A Girl Scouts of America branch in Orange County, California, has suffered a security breach potentially exposing the sensitive personally identifiable information (PII) of thousands of minors.
Unidentified hackers were able to log into the email account used to coordinate travel for its members. Sensitive PII extended as far back as 2014 and included name, date of birth, email, address, driver licence, health history and insurance policy details.
Following the compromise, hackers used the same account to send out emails of their own. The content of the emails has not been revealed but they were likely attempted spear-phishing attacks on members.
According to the UK’s Charity Digital News[NP1], the number of reports of data breaches among charities has doubled over the last two years with education and childcare organisations reporting a 142% increase.
Fraudsters can use children’s details to make financial applications and create a credit history for the child whose identity they’ve stolen. Children typically do not have credit records, so it is likely that any activity surrounding the identity theft will remain undetected for a long time.
NCSC’s Cyber security: Small Charity Guide provides small charities with cost-effective measures to improve security across their IT estate and to achieve GDPR compliance.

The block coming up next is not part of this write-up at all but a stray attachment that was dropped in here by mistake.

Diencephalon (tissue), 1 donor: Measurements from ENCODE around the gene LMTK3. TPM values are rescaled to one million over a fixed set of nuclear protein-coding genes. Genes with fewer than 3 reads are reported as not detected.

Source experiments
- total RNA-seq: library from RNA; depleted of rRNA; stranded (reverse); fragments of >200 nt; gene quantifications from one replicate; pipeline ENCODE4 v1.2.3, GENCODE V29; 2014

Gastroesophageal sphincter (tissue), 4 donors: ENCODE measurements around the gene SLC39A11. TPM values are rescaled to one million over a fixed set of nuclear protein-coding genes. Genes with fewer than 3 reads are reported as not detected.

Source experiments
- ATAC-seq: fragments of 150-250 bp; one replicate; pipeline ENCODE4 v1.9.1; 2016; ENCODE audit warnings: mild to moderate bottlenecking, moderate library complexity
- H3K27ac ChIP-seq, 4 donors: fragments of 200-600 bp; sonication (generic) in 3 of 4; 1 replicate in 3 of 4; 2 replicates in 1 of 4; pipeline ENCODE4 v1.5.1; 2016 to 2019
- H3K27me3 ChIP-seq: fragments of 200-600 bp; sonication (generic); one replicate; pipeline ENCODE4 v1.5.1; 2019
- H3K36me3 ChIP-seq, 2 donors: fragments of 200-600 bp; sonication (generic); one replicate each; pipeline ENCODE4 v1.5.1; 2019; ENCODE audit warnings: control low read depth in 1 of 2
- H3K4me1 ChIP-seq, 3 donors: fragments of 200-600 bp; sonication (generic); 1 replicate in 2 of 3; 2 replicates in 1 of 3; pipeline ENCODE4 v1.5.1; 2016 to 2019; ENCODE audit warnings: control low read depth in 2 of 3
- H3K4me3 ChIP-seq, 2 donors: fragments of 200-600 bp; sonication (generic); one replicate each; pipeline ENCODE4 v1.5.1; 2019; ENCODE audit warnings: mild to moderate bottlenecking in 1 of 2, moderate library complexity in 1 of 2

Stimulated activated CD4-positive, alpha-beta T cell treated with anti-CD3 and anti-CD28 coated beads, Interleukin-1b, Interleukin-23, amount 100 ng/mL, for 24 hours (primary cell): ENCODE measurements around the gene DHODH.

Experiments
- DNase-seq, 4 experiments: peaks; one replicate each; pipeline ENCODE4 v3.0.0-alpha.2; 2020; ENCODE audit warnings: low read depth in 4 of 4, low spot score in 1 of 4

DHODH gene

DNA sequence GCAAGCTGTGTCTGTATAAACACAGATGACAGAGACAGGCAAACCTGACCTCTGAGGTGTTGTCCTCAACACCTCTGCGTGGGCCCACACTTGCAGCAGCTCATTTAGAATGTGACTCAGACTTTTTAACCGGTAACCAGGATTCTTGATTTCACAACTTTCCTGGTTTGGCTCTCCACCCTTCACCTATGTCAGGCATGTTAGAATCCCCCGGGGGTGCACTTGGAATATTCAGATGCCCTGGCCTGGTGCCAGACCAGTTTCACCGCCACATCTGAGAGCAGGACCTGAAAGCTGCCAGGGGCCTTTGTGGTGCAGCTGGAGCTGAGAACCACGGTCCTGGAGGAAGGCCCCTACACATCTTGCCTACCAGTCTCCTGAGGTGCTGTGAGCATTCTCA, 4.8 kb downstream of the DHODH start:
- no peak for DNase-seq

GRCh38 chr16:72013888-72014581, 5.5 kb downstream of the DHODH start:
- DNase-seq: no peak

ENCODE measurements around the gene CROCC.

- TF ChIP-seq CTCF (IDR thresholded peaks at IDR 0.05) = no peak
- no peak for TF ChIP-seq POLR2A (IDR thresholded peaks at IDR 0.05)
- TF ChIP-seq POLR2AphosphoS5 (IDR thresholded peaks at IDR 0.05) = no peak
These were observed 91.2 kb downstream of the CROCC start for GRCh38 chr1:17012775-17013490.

Victims of an aggressive ransomware known as GandCrab can now find assistance in recovering their files from Europol’s No More Ransom website.
Developed by police in Romania, Bulgaria, France, Italy, Poland, the Netherlands, United Kingdom, United States and individual security companies, the comprehensive decryption tool is able to recover files from all versions of GandCrab apart from v1.4 and v5.
GandCrab is a relatively new piece of malware, discovered back in January 2018, and is largely considered to be ransomware-as-a-service (RaaS). It is understood to have infected over 500,000 victims. Recently it underwent an upgrade where the developers added a crypter service to entice more customers to buy GandCrab.
Europol advise victims who have been infected by GandCrab to visit www.nomoreransom.org where the decryption tool is freely available.
Following NCSC’s guidance on Mitigating Malware could also help prevent ransomware/malware infection.